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The Cold War Expands. Section 16.3. How Quickly Winning can Change. 2 Sept 1949 – A B-29 flying over Alaska detects atmospheric radiation It was drifting east from Siberia The Soviet Union had an atomic bomb!. The Rules just changed. 1949 – USSR exploded its first A-Bomb

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how quickly winning can change
How Quickly Winning can Change
  • 2 Sept 1949 – A B-29 flying over Alaska detects atmospheric radiation
    • It was drifting east from Siberia
  • The Soviet Union had an atomic bomb!
the rules just changed
The Rules just changed
  • 1949 – USSR exploded its first A-Bomb
    • There are now two nuclear superpowers
    • Big Fear for US – the Soviets would overpower us
1952 the hydrogen bomb
1952 – The Hydrogen Bomb
  • Built by the Atomic Energy Commission after Truman ordered it
    • Predicted to be 1,000 times more powerful than an A-Bomb
    • Nicknamed the

“Superbomb”

    • Edward Teller –

Father of the

H-Bomb

the difference between the two b ombs
The Difference Between the Two Bombs

Fusion Reaction (H-Bomb)

Fission Reaction (A-Bomb)

VS.

comparison of fireball sizes
Comparison of Fireball Sizes

seen and felt 1,000 km away. The heat from the explosion could have caused third degree burns 100 km away from ground zero. The subsequent mushroom cloud was about 60 km high (nearly seven times higher than Mount Everest) and 30–40 km wide. The explosion could be seen and felt in Finland, even breaking windows there. [6]Atmospheric focusing caused blast damage up to 1,000 km away. The seismic shock created by the detonation was measurable even on its third passage around the Earth.

mutually assured destruction
Mutually Assured Destruction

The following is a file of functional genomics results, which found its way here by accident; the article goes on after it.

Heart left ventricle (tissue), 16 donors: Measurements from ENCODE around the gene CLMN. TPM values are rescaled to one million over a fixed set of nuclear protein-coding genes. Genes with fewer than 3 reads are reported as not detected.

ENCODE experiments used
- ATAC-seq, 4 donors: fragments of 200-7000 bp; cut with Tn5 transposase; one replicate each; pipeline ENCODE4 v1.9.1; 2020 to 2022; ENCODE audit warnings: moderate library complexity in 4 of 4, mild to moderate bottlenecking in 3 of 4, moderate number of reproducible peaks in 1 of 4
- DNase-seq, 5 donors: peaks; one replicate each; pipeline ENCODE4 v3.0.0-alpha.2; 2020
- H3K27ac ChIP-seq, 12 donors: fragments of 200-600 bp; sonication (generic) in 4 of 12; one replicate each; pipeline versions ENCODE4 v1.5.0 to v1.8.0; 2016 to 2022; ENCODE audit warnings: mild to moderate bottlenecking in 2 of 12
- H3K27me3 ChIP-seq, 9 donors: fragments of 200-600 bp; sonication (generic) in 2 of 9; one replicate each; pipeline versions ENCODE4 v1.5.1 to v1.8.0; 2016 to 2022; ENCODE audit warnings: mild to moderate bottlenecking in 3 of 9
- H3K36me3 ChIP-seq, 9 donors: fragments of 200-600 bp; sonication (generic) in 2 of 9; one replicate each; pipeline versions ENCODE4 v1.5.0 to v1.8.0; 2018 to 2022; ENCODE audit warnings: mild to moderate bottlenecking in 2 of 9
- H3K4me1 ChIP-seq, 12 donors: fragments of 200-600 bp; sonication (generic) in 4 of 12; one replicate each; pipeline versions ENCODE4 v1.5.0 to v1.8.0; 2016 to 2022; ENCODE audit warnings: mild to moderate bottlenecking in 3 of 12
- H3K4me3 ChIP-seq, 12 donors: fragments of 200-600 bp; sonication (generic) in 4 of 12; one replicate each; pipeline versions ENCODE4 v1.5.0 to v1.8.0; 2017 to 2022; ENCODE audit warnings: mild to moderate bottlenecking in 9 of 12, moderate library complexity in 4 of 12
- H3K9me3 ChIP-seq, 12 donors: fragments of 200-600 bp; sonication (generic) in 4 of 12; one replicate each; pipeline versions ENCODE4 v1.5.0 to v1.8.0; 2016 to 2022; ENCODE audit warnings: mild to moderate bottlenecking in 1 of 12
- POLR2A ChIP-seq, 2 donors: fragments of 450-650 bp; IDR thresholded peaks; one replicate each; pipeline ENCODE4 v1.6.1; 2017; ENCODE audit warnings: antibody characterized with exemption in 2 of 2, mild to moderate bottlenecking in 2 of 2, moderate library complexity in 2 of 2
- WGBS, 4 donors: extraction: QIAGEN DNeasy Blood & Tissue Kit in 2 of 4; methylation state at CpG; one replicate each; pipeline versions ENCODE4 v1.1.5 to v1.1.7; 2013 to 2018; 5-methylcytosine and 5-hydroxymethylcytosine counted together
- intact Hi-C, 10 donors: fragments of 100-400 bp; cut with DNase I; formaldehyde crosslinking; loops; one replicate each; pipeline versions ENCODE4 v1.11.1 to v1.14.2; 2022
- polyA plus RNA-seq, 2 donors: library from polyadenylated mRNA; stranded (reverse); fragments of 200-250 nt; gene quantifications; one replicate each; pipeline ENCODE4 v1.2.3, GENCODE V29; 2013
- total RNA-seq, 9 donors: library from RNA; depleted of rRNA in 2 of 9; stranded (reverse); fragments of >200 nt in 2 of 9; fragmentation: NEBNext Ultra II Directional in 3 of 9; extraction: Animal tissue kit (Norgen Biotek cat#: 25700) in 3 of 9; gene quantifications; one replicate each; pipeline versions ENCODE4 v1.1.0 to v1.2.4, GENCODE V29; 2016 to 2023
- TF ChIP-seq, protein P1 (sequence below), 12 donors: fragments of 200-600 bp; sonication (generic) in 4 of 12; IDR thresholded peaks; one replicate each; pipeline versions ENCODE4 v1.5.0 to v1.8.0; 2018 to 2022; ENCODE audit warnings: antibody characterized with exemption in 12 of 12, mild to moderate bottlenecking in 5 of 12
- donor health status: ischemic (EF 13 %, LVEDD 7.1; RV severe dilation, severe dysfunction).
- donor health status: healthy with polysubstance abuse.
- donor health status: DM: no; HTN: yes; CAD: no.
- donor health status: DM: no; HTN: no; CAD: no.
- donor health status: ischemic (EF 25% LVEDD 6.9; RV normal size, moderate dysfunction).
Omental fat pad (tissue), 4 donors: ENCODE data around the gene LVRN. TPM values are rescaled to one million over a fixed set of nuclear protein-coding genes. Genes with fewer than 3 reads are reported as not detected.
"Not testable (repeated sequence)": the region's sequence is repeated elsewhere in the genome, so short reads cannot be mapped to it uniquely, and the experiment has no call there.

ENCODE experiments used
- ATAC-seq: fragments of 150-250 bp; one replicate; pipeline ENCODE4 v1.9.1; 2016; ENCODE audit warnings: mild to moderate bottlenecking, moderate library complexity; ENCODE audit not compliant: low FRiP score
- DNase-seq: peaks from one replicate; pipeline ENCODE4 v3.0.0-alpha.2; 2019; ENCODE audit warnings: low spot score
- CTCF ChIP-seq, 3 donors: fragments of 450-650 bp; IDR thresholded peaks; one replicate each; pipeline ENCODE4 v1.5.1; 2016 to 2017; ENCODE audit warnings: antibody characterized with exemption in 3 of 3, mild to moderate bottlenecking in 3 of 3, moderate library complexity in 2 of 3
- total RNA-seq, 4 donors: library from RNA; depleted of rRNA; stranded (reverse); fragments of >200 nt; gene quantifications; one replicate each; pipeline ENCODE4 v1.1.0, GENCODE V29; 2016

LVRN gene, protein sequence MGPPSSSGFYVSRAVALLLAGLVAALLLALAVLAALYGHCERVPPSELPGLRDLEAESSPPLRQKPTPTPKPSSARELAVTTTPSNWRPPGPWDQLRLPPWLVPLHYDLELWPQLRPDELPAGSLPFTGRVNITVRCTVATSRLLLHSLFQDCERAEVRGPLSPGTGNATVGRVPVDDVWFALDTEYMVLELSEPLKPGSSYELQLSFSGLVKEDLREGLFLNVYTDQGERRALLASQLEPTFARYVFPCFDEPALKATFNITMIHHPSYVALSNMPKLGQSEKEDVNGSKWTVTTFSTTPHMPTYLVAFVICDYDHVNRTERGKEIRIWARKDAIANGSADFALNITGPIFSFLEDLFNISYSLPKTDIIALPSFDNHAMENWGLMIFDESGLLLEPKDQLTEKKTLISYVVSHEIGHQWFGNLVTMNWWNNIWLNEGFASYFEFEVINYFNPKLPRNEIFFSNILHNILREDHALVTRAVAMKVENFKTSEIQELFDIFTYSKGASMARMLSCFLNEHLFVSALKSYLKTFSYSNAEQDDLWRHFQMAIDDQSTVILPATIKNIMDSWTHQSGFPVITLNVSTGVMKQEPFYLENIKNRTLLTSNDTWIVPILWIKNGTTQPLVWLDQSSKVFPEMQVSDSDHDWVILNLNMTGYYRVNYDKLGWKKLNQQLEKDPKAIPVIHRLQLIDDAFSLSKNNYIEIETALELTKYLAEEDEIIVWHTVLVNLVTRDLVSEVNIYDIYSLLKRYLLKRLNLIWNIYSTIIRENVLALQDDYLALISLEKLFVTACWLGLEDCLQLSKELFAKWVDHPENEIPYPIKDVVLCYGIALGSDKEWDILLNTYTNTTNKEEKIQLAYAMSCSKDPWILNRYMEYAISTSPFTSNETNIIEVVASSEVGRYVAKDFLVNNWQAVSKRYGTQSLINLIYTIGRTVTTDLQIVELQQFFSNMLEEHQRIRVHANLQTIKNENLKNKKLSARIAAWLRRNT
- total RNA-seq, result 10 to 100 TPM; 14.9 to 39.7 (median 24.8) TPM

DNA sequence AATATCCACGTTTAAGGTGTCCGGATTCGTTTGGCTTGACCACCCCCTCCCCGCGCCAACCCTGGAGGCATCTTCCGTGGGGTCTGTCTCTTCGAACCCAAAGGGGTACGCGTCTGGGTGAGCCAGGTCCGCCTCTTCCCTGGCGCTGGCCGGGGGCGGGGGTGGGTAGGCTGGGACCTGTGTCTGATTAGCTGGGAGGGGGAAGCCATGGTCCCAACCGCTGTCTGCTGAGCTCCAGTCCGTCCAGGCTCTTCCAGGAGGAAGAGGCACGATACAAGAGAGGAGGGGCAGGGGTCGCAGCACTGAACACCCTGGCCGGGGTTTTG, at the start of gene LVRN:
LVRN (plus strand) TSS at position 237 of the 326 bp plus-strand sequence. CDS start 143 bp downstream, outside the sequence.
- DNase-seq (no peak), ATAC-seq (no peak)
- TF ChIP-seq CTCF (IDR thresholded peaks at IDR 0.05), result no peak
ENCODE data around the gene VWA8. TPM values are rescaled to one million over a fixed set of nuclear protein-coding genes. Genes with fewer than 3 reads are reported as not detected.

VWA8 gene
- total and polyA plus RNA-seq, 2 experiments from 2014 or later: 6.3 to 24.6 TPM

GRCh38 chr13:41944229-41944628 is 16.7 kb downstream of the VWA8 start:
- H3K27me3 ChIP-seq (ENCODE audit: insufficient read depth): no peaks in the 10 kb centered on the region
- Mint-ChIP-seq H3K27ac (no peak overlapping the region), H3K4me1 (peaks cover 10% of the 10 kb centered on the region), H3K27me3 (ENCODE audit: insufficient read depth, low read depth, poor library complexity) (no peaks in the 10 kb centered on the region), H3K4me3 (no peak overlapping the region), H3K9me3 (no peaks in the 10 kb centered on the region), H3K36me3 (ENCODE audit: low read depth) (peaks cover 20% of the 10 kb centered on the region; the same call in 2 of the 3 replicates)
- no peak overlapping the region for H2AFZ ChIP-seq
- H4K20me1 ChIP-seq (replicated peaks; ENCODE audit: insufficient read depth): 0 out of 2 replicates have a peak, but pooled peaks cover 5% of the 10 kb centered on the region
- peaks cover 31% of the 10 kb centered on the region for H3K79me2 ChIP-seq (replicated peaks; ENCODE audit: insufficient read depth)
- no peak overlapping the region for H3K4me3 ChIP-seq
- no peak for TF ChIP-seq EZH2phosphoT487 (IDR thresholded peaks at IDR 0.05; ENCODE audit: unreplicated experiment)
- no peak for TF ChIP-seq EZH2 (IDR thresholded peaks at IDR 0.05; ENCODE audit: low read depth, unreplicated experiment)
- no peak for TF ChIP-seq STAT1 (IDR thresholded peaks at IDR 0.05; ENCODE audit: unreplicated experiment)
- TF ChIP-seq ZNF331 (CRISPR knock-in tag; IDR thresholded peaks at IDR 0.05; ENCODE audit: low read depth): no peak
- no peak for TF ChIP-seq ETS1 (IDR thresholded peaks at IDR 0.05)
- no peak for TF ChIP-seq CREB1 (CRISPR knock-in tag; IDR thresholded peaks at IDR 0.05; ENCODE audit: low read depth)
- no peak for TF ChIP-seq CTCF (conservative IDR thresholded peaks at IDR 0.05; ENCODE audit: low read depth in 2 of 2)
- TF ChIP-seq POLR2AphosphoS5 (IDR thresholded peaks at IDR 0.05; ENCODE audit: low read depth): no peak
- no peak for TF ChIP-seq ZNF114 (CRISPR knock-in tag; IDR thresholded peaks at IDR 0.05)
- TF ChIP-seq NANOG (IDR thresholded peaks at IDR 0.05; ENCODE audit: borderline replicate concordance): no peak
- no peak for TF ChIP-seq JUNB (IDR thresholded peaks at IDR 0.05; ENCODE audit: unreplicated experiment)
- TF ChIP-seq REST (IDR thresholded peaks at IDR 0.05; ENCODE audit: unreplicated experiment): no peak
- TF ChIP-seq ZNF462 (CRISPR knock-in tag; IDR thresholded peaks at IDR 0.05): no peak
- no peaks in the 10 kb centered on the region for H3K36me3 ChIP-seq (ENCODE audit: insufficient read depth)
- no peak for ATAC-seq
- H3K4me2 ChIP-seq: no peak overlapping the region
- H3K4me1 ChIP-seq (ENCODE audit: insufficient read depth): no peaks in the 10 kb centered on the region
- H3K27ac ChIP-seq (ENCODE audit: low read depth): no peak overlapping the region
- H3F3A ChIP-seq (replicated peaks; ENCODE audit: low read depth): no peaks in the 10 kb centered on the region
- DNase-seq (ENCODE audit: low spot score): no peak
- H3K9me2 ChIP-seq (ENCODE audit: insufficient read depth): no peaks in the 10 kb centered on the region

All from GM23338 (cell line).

• Both sides started to build up their nuclear programs
    • Submarines, planes, missiles…
  • MUTUALLY ASSURED DESTRUCTION –

Policy in which the United States and the Soviet Union hoped to deter nuclear war by building up enough weapons to destroy one another

leadership changes in 1953
Leadership Changes in 1953

President Dwight D. Eisenhower

Premier Nikita Khrushchev

brinksmanship massive retaliation u s
Brinksmanship & Massive Retaliation (U.S)
  • Eisenhower and SoS Dulles use BRINKMANSHIP – pushing the enemy to the edge of declaring war to win
  • MASSIVE RETALIATION – if any ally of the US was attacked, the attacker would be overwhelmingly crushed by America
vs khrushchev s peaceful co existence
Vs. Khrushchev’s Peaceful Co-Existence
  • Khrushchev was not as suspicious or cruel as Stalin
    • Condemned some of the steps of the Stalin regime
    • Moved toward more peaceful relations with the West
co prosperity until
Co-Prosperity until…
  • Hungry tries to break from the Warsaw Pact in 1956
    • The Soviets decimated the rebellion
    • The Americans just watched, afraid to wage a nuclear war
sputnik i 1957
Sputnik I (1957)
  • 4 October 1957 – Soviet Union launches a 184 lbs steel ball containing a transmitter into space
  • The next month they send a dog named Laika
  • So now the Russians have the technological advantage…
reaction to sputnik
Reaction to Sputnik
  • National Defense Education Act (1958) – Teach more math and science in schools
  • National Aeronautics and Space Administration (1958) – to coordinate American space-related efforts
spy vs spy
Spy vs. Spy
  • Americans develop the Central Intelligence Agency (CIA)
    • Eisenhower increases its powers
  • Soviets develop the Committee for State Security (KGB)
open skies and the us incident
Open Skies and the US Incident
  • At Geneva Summit in 1955 – Eisenhower proposed an “Open Skies” treaty to monitor each other
    • Soviets turned it down (secretly too weak to do it)
  • U-2 Spy Plane
    • 1 May 1960 – Francis Gary Powers is shot down over Russia
    • Relations collapse…